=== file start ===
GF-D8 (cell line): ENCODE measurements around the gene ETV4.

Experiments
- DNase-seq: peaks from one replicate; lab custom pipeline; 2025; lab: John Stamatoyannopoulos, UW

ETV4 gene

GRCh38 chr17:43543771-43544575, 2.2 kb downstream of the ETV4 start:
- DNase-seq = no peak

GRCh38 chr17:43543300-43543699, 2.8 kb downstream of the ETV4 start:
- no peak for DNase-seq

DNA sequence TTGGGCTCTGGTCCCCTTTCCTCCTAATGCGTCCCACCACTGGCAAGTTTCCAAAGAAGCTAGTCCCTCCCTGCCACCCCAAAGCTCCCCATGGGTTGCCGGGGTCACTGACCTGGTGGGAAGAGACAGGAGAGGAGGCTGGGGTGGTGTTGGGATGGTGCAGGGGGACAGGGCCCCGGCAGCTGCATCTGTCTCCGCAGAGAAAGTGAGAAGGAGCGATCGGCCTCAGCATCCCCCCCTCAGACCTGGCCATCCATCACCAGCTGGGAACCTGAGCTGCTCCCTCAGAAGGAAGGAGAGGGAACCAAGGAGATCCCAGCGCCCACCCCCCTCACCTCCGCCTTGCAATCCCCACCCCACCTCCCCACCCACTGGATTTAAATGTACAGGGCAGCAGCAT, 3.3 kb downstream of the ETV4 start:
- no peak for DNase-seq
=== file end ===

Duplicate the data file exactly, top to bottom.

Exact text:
GF-D8 (cell line): ENCODE measurements around the gene ETV4.

Experiments
- DNase-seq: peaks from one replicate; lab custom pipeline; 2025; lab: John Stamatoyannopoulos, UW

ETV4 gene

GRCh38 chr17:43543771-43544575, 2.2 kb downstream of the ETV4 start:
- DNase-seq = no peak

GRCh38 chr17:43543300-43543699, 2.8 kb downstream of the ETV4 start:
- no peak for DNase-seq

DNA sequence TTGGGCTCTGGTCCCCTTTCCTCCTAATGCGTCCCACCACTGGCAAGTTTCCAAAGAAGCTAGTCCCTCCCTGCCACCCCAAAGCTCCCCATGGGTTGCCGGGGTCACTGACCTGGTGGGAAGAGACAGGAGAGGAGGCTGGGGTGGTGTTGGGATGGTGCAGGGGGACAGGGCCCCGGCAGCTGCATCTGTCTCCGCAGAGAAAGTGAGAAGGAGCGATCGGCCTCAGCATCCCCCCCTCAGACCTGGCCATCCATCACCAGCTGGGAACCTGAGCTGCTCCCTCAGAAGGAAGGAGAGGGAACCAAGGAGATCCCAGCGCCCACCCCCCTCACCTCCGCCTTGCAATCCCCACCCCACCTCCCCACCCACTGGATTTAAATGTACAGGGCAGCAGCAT, 3.3 kb downstream of the ETV4 start:
- no peak for DNase-seq